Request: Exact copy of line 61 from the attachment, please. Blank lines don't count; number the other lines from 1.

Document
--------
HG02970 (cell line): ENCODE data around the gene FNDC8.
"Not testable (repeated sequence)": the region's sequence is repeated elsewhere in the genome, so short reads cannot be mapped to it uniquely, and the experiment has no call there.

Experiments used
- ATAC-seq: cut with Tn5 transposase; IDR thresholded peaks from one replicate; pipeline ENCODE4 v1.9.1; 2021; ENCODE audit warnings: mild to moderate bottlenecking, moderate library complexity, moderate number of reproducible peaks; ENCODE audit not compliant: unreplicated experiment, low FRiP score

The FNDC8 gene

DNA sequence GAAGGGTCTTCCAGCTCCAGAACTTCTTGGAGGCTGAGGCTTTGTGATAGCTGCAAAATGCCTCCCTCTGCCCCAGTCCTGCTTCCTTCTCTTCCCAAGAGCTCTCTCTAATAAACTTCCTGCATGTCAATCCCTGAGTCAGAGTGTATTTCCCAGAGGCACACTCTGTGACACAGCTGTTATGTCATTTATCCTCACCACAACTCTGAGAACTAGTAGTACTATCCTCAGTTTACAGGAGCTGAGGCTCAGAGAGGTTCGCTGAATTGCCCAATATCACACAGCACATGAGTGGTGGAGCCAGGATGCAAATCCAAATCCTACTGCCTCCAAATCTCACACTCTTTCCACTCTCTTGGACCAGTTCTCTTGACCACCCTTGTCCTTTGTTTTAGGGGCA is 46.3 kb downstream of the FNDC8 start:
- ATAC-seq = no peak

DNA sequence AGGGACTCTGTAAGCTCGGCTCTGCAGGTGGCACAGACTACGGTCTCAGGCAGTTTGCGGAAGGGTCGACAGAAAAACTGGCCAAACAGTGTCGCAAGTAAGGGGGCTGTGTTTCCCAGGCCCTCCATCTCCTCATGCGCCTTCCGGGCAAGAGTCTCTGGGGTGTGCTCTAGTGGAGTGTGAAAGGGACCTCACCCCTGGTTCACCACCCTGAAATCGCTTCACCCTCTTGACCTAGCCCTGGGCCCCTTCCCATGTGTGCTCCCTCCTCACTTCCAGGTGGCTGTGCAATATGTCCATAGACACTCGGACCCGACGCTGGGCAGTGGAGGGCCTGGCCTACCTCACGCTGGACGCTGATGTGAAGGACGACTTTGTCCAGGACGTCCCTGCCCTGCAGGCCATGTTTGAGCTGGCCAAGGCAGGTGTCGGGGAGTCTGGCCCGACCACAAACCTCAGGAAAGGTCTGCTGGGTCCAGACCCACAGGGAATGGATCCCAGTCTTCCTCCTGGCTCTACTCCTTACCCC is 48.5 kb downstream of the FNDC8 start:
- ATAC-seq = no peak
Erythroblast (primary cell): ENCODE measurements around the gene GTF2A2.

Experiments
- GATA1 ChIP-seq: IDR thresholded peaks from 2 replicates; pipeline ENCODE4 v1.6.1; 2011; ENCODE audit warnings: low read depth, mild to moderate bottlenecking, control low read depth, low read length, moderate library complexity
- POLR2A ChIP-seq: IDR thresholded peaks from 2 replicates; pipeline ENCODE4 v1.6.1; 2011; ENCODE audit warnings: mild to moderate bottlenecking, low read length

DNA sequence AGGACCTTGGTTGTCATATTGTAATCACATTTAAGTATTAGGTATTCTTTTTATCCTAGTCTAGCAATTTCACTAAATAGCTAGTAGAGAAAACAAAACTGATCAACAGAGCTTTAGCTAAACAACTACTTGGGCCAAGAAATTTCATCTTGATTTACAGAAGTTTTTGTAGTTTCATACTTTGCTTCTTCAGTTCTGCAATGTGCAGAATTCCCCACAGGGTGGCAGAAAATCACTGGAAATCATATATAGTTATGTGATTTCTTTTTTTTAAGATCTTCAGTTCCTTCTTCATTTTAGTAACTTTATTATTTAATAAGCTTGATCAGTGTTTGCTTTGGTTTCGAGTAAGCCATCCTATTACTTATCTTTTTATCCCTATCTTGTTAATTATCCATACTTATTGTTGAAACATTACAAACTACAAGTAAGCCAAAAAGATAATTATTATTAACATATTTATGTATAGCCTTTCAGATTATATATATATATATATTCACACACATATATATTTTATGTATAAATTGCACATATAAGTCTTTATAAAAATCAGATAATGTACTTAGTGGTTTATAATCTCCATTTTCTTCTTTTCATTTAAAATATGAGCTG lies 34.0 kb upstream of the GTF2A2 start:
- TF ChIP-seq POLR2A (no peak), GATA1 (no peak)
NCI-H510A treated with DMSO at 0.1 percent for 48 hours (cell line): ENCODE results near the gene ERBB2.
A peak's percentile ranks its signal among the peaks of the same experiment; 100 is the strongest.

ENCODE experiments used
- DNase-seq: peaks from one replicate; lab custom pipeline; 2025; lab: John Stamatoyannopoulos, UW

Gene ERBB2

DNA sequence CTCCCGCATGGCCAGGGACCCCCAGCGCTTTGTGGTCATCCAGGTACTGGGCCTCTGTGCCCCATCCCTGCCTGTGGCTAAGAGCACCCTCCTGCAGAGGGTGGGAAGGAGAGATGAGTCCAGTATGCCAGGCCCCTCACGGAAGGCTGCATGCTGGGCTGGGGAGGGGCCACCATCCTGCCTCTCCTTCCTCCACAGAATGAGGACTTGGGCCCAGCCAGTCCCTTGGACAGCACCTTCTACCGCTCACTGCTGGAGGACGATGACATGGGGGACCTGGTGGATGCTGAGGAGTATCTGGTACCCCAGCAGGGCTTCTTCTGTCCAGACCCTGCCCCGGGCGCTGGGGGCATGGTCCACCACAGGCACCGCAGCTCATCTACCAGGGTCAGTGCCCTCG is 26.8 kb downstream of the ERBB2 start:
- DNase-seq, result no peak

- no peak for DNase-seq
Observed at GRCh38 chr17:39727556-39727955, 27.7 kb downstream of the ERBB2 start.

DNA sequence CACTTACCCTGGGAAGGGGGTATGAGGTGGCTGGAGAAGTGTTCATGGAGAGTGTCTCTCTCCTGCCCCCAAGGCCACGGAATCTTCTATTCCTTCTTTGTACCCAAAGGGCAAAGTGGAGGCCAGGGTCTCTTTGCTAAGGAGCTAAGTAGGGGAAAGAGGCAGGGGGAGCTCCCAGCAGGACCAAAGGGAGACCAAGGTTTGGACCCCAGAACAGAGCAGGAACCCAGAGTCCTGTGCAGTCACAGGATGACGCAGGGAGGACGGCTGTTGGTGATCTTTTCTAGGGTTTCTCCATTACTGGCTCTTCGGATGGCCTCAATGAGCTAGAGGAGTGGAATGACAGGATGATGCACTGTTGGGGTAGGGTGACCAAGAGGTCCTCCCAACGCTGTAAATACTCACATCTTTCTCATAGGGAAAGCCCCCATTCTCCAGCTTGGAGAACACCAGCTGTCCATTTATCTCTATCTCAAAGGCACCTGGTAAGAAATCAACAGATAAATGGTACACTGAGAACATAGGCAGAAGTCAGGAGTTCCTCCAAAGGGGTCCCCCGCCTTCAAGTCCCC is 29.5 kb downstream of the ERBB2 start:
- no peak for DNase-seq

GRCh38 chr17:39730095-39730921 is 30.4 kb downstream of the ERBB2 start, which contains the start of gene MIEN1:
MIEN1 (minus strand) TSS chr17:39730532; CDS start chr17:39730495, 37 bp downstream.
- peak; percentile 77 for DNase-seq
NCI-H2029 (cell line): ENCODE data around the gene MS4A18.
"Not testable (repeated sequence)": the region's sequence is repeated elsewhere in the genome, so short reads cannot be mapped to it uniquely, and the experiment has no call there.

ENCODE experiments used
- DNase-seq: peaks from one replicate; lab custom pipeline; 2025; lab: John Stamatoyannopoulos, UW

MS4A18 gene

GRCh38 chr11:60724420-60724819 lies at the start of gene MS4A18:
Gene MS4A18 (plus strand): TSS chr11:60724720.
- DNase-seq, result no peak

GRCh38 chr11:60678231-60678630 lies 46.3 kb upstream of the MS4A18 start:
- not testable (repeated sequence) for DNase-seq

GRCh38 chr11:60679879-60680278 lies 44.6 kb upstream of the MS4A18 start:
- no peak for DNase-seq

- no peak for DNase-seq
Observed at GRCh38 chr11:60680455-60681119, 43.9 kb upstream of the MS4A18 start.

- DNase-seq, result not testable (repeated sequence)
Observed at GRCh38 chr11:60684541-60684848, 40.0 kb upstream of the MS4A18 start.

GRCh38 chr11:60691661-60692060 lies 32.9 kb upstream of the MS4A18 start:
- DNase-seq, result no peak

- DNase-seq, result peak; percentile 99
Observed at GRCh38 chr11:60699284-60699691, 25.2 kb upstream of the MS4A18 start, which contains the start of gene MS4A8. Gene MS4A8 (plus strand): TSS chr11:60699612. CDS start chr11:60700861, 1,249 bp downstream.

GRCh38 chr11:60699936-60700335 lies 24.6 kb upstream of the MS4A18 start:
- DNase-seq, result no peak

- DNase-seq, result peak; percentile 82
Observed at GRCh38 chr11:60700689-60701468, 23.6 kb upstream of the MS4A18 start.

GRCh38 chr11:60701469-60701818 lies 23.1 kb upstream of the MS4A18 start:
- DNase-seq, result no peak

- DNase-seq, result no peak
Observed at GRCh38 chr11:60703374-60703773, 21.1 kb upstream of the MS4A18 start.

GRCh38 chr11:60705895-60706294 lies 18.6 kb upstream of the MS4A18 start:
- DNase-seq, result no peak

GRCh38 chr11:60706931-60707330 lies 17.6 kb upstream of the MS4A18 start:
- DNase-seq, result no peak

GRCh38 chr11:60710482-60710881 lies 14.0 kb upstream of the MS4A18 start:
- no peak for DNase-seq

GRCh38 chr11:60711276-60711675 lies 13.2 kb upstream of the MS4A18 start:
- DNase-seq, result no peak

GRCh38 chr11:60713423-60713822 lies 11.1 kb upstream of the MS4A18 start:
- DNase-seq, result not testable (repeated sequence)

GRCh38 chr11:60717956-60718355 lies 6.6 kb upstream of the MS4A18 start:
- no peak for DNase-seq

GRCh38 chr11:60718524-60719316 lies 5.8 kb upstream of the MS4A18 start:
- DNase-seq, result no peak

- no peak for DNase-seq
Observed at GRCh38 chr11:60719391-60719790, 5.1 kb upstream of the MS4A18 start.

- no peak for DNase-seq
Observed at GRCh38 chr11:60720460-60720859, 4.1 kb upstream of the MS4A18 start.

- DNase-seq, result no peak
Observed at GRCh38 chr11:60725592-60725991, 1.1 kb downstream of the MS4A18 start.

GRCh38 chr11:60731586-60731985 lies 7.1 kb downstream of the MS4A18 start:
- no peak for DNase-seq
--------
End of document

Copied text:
- DNase-seq, result no peak